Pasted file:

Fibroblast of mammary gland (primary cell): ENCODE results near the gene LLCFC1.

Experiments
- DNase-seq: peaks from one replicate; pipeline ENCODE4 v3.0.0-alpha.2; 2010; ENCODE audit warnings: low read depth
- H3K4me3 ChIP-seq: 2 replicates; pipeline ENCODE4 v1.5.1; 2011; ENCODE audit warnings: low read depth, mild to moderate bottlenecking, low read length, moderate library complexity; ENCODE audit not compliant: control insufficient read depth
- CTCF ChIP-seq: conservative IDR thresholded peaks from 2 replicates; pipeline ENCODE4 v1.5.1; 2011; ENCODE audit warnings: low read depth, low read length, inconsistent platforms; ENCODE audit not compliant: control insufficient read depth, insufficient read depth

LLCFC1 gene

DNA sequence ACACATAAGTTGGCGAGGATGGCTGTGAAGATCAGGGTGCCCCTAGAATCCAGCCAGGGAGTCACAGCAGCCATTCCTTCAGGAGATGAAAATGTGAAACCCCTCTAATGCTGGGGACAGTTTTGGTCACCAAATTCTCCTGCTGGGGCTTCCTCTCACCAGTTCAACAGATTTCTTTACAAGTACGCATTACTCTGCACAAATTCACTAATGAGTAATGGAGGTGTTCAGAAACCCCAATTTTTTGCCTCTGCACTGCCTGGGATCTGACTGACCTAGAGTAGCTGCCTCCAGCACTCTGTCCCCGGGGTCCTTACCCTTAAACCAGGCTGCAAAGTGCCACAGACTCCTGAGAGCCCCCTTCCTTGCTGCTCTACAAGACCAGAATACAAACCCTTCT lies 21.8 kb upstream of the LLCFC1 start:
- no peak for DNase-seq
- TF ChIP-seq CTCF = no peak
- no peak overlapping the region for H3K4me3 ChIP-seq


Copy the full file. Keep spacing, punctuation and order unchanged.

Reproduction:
Fibroblast of mammary gland (primary cell): ENCODE results near the gene LLCFC1.

Experiments
- DNase-seq: peaks from one replicate; pipeline ENCODE4 v3.0.0-alpha.2; 2010; ENCODE audit warnings: low read depth
- H3K4me3 ChIP-seq: 2 replicates; pipeline ENCODE4 v1.5.1; 2011; ENCODE audit warnings: low read depth, mild to moderate bottlenecking, low read length, moderate library complexity; ENCODE audit not compliant: control insufficient read depth
- CTCF ChIP-seq: conservative IDR thresholded peaks from 2 replicates; pipeline ENCODE4 v1.5.1; 2011; ENCODE audit warnings: low read depth, low read length, inconsistent platforms; ENCODE audit not compliant: control insufficient read depth, insufficient read depth

LLCFC1 gene

DNA sequence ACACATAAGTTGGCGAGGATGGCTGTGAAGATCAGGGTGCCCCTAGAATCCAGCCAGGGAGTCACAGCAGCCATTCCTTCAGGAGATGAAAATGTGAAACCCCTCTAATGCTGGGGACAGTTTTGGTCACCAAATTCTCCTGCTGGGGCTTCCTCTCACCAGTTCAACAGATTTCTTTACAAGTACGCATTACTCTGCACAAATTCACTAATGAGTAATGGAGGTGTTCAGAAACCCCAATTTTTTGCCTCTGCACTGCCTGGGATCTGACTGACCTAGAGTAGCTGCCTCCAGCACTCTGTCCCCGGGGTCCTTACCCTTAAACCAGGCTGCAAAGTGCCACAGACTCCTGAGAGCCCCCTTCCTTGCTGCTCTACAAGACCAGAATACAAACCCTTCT lies 21.8 kb upstream of the LLCFC1 start:
- no peak for DNase-seq
- TF ChIP-seq CTCF = no peak
- no peak overlapping the region for H3K4me3 ChIP-seq